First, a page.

Video: Retired Illinois Appellate Court Judge Sheila O’Brien speaks with Carol Marin about the case.
CHICAGO (AP) – Chicago police on Monday released hundreds of files from the investigation into Jussie Smollett’s claim he was attacked by two men, including releasing video footage for the first time of the “Empire” actor wearing a thin white rope wrapped around his neck that he told detectives was a noose.
The footage from a body camera worn by a police officer who responded on Jan. 29 to what Smollett said was a racist and homophobic attack by two large men has blurred out Smollett’s face because, police explained, he was considered a victim at that point. But footage shows the officers walking into the apartment, where they encounter the actor wearing the rope, before one asked him, “Do you want to take it off or anything?”
“Yeah,” said Smollett, before unwinding the white rope, loosening it and placing it on the kitchen counter.
In all, police released nearly 1,200 different individual files on Monday, including thousands of pages of documents, arrest reports and handwritten notes from police. Added up, there is more than 90 hours of video, much of it hour after hour of surveillance cameras high above city streets.
As the hunt for the two men Smollett said attacked him continued for weeks, some in the city started to wonder if the whole thing was a hoax. And those suspicions made it into the documents, with a Feb. 25 email from a sergeant saying that she’d received a tip from a caller whose name is redacted.
“He has a friend close to the inner circle of the subject. The friend shared that the entire event was orchestrated by (redacted).”
The footage itself illustrates the growing skepticism within the police department, starting with the fact that much of it was retrieved from surveillance cameras that police collected as they tried to piece together the route that two brothers took across the city to the spot where police say they acted out a staged attack of the actor.
There is also footage of officers handcuffing the two brothers – who have admitted to their role in the staged attack – on the tarmac at Chicago’s O’Hare International Airport when they returned on a flight to Chicago from Nigeria, and putting them in police cars for a trip to a city police station where they were detained.
The release of documents and video was not expected to shed much new light on what happened – largely because so much information has already been made public. In February, for example, when the charges were announced, Police Superintendent Eddie Johnson laid out in minute detail how investigators came to conclude that the incident was not a hate crime as Smollett claimed but a carefully staged hoax directed by the actor himself to promote his career.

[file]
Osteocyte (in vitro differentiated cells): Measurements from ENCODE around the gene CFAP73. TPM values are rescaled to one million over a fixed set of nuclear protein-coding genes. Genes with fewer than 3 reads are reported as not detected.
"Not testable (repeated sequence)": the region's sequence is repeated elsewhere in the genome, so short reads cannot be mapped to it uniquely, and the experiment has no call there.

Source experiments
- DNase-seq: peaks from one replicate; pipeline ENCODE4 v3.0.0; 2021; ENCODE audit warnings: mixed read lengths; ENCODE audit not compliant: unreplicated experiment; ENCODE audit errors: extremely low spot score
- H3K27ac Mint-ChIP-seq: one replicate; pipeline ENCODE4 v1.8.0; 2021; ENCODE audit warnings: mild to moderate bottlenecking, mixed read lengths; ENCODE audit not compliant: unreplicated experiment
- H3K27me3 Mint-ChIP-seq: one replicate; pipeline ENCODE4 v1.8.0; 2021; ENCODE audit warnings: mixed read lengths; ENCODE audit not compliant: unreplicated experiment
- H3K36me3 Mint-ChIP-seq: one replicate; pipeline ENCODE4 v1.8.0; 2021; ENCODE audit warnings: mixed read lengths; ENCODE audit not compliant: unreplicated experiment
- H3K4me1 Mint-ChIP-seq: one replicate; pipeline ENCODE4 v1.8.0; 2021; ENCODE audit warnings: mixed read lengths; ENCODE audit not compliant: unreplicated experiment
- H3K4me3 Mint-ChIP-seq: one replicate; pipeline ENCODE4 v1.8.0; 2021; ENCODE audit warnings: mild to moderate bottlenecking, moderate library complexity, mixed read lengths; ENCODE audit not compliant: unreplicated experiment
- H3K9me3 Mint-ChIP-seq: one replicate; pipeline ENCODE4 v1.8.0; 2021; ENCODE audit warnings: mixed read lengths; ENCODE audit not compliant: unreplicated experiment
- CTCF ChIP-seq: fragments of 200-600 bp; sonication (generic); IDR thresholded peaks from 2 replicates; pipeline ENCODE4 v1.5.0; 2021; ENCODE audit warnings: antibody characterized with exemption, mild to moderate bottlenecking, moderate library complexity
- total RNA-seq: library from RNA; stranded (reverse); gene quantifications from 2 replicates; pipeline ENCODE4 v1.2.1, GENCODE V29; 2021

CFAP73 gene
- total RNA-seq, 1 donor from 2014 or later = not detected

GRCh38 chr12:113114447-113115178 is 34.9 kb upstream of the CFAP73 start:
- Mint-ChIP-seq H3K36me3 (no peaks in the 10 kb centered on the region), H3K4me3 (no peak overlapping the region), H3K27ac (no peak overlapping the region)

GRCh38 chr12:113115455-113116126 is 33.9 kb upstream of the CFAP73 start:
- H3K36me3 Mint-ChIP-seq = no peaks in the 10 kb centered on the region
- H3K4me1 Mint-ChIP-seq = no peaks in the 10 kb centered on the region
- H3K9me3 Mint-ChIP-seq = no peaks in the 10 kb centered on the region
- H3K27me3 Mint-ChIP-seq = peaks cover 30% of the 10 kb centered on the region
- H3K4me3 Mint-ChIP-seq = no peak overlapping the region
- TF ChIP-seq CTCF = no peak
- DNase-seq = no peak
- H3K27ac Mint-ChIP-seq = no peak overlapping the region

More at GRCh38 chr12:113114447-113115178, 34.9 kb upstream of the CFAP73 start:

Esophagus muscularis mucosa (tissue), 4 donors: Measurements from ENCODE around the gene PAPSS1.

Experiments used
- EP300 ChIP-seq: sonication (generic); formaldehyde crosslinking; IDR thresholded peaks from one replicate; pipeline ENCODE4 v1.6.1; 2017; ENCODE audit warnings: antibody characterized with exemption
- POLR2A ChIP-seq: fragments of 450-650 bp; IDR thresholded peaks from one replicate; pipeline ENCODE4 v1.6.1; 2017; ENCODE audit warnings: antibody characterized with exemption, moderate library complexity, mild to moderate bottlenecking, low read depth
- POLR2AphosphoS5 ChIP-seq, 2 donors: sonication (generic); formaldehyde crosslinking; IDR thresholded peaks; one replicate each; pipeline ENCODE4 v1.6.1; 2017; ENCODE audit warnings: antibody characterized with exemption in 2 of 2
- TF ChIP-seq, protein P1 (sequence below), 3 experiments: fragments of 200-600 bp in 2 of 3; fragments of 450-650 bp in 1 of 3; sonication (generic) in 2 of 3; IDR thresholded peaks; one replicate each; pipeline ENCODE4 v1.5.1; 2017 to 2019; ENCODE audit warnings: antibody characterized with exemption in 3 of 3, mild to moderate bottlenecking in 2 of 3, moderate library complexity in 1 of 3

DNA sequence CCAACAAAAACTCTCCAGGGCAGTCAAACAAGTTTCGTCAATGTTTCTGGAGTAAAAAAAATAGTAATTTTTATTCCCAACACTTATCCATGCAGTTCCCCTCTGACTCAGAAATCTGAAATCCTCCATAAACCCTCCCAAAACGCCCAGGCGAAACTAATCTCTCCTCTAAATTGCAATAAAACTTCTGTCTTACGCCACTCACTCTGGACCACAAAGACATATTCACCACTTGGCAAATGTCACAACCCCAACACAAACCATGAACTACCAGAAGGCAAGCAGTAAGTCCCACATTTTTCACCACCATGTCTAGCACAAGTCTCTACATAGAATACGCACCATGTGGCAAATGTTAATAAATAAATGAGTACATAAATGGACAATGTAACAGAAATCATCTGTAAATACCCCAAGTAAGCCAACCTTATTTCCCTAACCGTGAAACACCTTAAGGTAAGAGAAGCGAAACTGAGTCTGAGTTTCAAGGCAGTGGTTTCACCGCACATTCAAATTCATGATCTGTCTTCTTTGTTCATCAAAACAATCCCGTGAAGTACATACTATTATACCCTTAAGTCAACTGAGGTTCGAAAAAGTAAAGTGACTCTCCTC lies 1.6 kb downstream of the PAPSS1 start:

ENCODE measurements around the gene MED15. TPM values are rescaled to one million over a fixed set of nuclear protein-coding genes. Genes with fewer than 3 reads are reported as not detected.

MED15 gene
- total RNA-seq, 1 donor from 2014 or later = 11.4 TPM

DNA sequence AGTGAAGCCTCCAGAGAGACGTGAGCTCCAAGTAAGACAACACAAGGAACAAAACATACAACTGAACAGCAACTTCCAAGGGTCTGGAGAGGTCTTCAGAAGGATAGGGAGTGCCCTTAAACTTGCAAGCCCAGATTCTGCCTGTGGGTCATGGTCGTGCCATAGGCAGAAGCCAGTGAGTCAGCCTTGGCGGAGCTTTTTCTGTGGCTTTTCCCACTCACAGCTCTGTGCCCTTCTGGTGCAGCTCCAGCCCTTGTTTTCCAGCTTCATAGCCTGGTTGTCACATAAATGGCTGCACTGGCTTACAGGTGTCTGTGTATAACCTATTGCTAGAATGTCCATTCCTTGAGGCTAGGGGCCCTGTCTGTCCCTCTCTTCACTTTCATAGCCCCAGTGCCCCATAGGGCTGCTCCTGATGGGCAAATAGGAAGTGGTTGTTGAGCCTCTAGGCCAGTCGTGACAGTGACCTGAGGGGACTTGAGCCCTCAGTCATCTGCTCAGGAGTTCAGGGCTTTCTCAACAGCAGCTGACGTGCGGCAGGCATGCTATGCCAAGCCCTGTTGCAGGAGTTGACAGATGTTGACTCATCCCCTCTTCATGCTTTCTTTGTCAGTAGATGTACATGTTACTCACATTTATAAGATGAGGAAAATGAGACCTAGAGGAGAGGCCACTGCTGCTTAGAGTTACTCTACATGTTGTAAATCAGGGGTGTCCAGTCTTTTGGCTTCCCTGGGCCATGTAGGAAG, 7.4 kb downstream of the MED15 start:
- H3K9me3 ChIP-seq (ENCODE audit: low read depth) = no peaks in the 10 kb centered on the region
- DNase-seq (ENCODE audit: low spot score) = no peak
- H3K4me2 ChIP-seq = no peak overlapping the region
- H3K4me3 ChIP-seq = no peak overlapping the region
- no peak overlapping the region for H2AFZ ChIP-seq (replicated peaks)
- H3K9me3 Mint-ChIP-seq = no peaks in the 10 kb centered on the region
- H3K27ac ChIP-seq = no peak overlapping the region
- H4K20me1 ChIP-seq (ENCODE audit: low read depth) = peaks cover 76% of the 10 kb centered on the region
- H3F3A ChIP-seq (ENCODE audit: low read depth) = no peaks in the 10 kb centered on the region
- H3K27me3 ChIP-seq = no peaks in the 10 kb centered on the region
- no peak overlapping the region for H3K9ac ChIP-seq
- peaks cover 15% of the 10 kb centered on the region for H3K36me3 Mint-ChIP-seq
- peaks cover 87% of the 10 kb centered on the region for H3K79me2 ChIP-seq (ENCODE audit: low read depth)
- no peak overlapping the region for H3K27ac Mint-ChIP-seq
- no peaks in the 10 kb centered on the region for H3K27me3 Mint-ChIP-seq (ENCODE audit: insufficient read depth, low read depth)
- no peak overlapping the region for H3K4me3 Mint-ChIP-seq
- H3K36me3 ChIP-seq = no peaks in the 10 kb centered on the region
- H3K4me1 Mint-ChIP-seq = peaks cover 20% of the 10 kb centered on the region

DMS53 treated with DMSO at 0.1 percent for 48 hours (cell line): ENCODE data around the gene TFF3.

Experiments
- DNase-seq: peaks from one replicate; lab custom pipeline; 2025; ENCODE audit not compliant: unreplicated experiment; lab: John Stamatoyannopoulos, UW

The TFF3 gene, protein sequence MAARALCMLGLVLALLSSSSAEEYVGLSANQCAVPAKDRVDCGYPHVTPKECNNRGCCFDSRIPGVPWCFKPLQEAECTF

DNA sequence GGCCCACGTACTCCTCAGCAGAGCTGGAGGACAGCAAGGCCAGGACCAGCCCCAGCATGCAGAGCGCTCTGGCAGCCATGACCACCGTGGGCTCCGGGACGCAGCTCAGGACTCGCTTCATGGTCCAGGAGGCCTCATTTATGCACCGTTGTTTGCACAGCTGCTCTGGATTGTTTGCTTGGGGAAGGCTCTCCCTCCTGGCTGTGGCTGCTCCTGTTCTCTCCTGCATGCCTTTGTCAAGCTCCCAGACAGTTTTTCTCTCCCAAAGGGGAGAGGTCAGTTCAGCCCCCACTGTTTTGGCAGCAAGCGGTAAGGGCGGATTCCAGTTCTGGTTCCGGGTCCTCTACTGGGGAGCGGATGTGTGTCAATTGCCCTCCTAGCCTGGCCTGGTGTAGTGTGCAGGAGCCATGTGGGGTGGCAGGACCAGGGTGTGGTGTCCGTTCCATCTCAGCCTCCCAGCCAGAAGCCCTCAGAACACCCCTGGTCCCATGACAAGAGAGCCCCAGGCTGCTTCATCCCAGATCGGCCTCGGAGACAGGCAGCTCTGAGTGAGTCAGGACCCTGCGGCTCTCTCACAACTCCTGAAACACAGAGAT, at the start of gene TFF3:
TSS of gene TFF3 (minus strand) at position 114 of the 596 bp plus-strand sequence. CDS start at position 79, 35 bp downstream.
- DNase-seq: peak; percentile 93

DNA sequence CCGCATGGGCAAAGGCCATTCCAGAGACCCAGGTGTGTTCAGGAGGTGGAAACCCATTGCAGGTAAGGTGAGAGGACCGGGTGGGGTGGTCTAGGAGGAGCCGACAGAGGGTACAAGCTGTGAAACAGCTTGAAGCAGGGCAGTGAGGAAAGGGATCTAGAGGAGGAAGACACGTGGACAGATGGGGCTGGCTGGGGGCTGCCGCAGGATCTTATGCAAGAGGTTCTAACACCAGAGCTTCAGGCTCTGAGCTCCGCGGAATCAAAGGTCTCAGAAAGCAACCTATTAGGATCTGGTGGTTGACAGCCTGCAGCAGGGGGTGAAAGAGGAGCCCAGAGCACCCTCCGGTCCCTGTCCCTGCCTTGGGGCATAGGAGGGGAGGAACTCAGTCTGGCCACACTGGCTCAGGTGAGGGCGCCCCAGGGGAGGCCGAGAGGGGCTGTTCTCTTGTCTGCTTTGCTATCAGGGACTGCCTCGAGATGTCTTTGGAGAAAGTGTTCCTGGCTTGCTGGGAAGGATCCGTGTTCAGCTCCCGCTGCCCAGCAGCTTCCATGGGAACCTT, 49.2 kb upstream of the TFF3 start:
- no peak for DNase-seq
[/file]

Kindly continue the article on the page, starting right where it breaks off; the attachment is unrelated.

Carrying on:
Also, in the wake of Cook County State’s Attorney Kim Foxx’s office’s stunning announcement that it was dropping all the charges against Smollett, the police department released more than 700 pages of documents and Foxx’s office released another 2,000 pages of documents, including internal office communications.
Police said when Smollett was charged that there was no footage of the actual staged attack because the surveillance camera they said Smollett hoped would capture the incident was, unbeknownst to him, not working.
Among the footage released is that of Smollett’s creative director Frank Gaston meeting officers in the lobby of the Chicago high rise apartment building and giving them a short synopsis of the evening as they take the elevator to Smollett’s apartment. Gatson tells officers that the alleged attack made him emotional.
“They put a makeshift, what do you call that thing, a noose around his (expletive) neck,” he tells officers.
An ‘offensive’ case
The new files were released in response to a Freedom of Information Act request from WTTW and other media outlets and follow a ruling Friday that allows Cook County Judge Michael P. Toomin to appoint a special prosecutor to look into the case, how Foxx handled her own recusal and her office’s decision to drop charges against Smollett.
Retired Illinois Appellate Court Judge Sheila O’Brien filed the petition to hire a special prosecutor to the case, which she’s called “offensive.”
“Like many people … when all of this broke, I said, ‘You’re kidding, right?’” O’Brien told Carol Marin on “Chicago Tonight” Monday when asked why, as a private citizen, she wanted to get involved.
“I think it’s the sealing of the file and the lack of transparency for the people of Cook County that really put me, personally, over the edge about it,” she said.
Foxx’s office had previously welcomed an independent investigation and said including a special prosecutor would just duplicate the efforts of a county inspector general’s probe that is already underway.
O’Brien said she doesn’t agree.
The inspector general’s office “is there to inspect the facts, to do an investigation, but that person doesn’t have the right to bring new charges or to convene a grand jury or to do any kind of legal analysis to what those facts might mean,” she said.